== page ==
Introducing bottles to a baby who is used to feeding at the breast can be a real challenge.
If you're breastfeeding your baby and want to also give them formula milk or expressed breast milk, it's important that you don't leave it too long to introduce the bottle. But introduce a bottle feed too soon and your baby might get 'nipple confusion' and forget how to breastfeed.
If you're reading this, you've probably found yourself somewhere between those two scenarios with a breastfed baby who just doesn't want to feed any other way. But don't despair – understanding why your baby will not take a bottle can help parents overcome this issue together.
Why does my baby not take a bottle?
The most likely explanation is that they simply prefer breastfeeding. Bottle-feeding requires a completely different kind of sucking action, which your baby has to learn.
How do I get my baby to drink from a bottle?
Try these tips for getting it right the first time.
Make sure breastfeeding is well-established first, so that your baby isn't confused by the bottle, but try introducing it before they are six weeks old.
But not too early
Avoid giving your baby a bottle too soon if you want to continue breastfeeding, because some babies 'go off' breastfeeding once they get the hang of it.
Time it carefully
Choose a time of day when your little one is alert and happy but not ravenous. Babies may be less likely to get used to bottle feeding if they're very tired or hungry.
Let someone else feed them
Babies may be less likely to accept a bottle if they associate you with delicious breastmilk! Let your partner or your mum share the load.
It's natural to get worked up, especially if you're planning to go back to work soon. But babies can pick up on stress, so it's important to remain calm. Try and have a warm bath or a soothing cup of tea beforehand. Easier said than done, sometimes, but if you're getting anxious just put the bottle away and have another go another time.
Music doesn't just soothe you – it also helps your baby to relax, which increases the chances of them taking a bottle.
Wait until they're hungry
It's true that a ravenous baby might not tolerate a bottle but equally, there's little point even trying if they're not actually hungry or about to go to sleep. Watch for hunger cues and wait until your baby is ready to eat.
Try expressed milk
Express some breastmilk and give that to your baby via a bottle in the first instance so that the milk at least smells and tastes familiar.
Try different methods of distracting your baby, such as singing.
Drip a little milk into their mouth
Whetting your baby's appetite with a drop of milk dribbled into the mouth can encourage your baby to start sucking.
Don't force it
If you're going back to work, the process of introducing a bottle can be fraught but don't force the issue – you might find your baby takes to a sippy cup nearer the time.
Attempt a dream feed
Lift your baby from the cot without waking them just before you go to bed and feeding them while they are asleep. It sounds strange but it's advice that sometimes works!
What to do if your baby is refusing a bottle
If you've already tried introducing them to a bottle and they just won't take it, give it another go again using these tips.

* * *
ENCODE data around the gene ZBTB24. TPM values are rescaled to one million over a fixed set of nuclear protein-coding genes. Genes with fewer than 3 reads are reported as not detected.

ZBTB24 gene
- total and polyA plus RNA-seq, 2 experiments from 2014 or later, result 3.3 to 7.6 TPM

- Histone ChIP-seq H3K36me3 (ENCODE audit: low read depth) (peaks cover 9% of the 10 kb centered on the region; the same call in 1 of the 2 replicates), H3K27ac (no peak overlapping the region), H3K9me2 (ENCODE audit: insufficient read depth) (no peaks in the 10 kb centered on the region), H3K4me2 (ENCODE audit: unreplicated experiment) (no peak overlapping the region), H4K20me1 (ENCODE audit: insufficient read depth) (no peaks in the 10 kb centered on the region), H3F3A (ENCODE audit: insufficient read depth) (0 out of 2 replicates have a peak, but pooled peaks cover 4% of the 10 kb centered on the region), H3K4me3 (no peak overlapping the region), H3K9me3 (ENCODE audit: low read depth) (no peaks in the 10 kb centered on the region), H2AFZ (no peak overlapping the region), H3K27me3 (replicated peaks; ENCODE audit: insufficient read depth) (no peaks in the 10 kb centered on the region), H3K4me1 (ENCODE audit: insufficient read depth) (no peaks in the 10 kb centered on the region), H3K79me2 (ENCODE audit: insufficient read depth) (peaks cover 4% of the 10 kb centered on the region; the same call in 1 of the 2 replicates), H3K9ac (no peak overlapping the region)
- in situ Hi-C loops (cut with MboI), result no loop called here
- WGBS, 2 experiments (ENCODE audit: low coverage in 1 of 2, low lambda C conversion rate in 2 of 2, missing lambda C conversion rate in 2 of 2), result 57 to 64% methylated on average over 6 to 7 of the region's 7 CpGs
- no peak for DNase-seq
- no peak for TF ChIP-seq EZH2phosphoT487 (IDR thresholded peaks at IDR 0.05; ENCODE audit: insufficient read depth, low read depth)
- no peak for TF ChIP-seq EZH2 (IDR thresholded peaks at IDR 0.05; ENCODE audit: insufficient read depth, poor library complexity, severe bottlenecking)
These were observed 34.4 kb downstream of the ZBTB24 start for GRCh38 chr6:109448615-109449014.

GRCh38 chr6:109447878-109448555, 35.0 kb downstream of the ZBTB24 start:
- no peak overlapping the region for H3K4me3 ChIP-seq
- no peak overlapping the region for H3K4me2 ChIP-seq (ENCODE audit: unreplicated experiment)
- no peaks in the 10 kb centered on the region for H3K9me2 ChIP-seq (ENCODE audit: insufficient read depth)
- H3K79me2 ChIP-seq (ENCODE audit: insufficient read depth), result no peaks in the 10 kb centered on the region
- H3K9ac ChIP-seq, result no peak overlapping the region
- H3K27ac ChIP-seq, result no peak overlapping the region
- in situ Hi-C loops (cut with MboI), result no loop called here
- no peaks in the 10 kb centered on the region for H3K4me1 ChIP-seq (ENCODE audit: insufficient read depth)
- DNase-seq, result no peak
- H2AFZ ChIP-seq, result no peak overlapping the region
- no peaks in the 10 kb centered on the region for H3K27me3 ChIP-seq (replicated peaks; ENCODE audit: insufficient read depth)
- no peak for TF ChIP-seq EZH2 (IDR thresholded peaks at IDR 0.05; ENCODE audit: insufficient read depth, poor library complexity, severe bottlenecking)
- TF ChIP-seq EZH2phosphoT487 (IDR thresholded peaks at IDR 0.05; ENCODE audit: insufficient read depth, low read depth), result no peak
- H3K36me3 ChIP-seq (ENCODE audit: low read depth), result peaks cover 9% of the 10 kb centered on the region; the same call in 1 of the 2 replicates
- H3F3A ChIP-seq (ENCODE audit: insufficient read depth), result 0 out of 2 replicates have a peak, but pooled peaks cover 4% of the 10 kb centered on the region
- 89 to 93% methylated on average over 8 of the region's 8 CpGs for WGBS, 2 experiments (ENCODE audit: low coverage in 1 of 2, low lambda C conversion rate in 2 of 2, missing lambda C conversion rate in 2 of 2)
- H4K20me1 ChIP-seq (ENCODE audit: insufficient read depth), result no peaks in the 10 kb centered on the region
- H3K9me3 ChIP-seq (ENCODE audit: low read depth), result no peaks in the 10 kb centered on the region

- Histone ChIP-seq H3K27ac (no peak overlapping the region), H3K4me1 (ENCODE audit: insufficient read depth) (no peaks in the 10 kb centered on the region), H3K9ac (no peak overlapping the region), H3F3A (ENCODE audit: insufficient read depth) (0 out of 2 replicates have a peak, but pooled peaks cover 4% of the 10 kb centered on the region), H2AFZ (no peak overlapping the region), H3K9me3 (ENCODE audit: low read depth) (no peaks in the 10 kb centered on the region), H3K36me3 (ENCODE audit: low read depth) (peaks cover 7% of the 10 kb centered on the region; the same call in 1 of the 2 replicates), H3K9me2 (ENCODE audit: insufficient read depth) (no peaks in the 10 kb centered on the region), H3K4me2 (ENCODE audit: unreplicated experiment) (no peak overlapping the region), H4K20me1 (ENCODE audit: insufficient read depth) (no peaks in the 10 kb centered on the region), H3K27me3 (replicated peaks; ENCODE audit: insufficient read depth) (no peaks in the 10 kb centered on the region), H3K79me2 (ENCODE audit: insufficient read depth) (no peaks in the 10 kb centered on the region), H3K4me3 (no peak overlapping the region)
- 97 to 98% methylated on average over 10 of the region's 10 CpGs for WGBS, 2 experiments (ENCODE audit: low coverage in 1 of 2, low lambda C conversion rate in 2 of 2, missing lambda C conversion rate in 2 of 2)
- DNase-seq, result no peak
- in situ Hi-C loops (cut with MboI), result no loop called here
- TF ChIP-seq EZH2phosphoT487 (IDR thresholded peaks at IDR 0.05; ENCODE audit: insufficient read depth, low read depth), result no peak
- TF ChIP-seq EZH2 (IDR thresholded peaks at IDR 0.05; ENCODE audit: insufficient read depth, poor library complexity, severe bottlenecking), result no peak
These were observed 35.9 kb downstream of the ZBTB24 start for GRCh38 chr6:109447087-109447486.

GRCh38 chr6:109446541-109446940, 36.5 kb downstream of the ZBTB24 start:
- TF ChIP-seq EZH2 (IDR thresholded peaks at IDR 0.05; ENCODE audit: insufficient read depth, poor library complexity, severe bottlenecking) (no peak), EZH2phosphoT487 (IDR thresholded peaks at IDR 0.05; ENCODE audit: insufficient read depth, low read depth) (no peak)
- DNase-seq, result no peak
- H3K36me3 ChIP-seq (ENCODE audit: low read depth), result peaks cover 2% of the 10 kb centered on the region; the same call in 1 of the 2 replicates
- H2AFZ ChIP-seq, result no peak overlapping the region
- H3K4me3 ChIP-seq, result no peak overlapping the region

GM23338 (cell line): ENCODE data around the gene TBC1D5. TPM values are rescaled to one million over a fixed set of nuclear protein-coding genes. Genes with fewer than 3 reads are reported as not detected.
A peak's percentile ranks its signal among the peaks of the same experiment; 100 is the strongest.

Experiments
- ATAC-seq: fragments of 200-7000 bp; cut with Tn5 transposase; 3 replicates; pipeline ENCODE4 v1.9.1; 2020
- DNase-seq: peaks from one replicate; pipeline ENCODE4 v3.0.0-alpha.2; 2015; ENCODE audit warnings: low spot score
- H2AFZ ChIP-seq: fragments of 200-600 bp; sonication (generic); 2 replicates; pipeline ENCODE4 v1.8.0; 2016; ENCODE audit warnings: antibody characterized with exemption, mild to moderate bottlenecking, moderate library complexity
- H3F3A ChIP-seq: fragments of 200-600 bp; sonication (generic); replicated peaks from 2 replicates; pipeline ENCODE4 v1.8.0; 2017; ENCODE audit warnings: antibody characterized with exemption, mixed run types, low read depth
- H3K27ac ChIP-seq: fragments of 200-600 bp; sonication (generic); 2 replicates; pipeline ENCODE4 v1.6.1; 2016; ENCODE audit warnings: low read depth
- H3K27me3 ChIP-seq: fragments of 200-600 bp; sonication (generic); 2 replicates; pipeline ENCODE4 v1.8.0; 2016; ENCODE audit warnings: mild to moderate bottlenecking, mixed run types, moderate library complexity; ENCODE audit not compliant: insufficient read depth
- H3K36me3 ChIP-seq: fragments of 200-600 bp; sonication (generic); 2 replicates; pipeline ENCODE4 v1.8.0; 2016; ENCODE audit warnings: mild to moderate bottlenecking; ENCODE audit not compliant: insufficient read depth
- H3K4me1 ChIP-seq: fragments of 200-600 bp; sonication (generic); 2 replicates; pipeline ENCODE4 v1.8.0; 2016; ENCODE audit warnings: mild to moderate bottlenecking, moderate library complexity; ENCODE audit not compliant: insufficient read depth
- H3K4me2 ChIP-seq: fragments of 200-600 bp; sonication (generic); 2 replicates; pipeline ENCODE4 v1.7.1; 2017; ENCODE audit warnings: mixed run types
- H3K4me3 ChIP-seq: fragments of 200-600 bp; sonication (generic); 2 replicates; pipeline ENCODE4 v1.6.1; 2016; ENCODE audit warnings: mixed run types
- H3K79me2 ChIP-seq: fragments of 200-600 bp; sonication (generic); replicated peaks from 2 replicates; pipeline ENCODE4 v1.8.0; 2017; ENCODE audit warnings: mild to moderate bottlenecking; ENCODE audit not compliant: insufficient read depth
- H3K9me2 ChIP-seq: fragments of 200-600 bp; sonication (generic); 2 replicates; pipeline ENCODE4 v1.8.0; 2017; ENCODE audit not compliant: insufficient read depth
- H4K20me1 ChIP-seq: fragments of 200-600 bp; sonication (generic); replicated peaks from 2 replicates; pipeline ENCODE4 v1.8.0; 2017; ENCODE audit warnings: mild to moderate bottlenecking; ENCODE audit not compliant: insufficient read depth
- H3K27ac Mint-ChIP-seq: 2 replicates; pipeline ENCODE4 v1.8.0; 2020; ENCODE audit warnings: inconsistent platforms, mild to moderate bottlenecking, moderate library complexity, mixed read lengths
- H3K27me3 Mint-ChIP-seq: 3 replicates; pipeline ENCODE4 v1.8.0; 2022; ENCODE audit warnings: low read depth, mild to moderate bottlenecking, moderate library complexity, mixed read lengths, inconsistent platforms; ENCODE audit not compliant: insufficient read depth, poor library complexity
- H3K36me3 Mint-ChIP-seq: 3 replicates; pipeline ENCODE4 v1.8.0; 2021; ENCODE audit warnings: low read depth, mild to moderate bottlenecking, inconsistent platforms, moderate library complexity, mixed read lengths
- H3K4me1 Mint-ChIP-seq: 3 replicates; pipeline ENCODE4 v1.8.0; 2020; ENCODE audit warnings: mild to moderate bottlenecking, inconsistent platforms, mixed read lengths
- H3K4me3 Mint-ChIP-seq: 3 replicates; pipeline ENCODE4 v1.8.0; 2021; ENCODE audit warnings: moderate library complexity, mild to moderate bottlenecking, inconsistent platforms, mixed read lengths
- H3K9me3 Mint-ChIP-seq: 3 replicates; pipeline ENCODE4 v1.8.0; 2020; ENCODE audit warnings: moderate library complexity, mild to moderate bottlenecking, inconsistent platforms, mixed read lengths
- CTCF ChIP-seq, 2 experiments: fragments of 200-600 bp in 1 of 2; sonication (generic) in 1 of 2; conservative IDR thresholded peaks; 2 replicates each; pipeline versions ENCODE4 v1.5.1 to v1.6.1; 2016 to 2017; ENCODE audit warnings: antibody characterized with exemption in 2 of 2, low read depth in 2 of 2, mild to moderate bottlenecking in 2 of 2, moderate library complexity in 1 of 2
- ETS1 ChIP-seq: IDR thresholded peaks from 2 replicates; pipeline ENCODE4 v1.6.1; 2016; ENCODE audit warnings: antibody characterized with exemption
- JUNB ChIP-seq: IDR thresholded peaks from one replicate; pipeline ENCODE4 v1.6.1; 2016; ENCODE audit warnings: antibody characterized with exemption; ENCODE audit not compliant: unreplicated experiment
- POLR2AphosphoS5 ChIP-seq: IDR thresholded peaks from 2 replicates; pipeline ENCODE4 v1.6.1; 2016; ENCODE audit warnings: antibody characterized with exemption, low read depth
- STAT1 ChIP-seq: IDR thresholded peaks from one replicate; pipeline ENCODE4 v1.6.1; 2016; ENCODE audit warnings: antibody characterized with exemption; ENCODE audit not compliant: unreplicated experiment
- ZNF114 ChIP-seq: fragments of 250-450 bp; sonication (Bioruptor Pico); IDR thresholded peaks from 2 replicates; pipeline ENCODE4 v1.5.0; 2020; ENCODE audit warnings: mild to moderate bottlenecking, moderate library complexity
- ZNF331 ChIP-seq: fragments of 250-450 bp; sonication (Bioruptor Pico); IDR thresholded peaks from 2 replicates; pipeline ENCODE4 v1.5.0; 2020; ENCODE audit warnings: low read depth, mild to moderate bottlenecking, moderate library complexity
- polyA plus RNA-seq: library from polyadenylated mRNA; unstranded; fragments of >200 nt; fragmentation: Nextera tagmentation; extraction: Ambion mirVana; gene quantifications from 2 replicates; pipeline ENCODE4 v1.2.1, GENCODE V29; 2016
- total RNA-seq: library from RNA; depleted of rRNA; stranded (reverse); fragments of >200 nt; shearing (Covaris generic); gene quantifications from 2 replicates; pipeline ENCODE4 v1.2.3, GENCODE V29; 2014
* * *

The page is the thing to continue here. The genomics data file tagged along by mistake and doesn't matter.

You're less likely to get stressed if you can't hear what's going on, and remember that your baby's more likely to take the bottle if they can't hear, see or smell you nearby!
Try at different times of the day
If you've usually tried a bottle in the morning then try around evening time instead.
Use a different teat
Bottles come with different types of teat and it might be the case that the one you're trying is too fast or too slow. Replacing it with a different flow that might more closely match your own milk flow could help.
Buy a different bottle
Rather than persevering with one brand of bottle, try buying a couple of different types of bottle to see if they respond differently.
Change your environment
Your baby may associate a particular room with bottle feeding so move to a different room when you next try bottle-feeding.
Change your feeding position
Deliberately changing your feeding position so it doesn't remind your baby of being breastfed can help.
You'll probably need to persevere for a little while. Contact your health visitor or GP if you think you still need some support or information. Never suffer in silence.
Try a dummy
Please hear us out – lots of new mums don't like the idea of introducing a dummy but the sucking action required for a dummy is similar to that required to drink from a bottle.
Try cup feeding
Go straight to cup-feeding at 6 months with a cup that's appropriate for the age and stage of development.
It's much easier to learn a new skill when you're feeling safe and comfy. Make sure you and your baby are warm enough and nestled in a favourite chair or cosy spot.
Check for allergies
A milk allergy can often be a cause of feeding problems – your GP will know all about this, so get in touch if you have questions.
Consider whether they're teething
Sore gums can stop your baby from wanting to feed. Check to see if they're teething and try again in a day or two.
Will my baby eventually take a bottle?
Probably! If you persevere, they're likely to get the hang of it eventually. If not, remember that you can go straight to cup feeding when your baby 6 months old.
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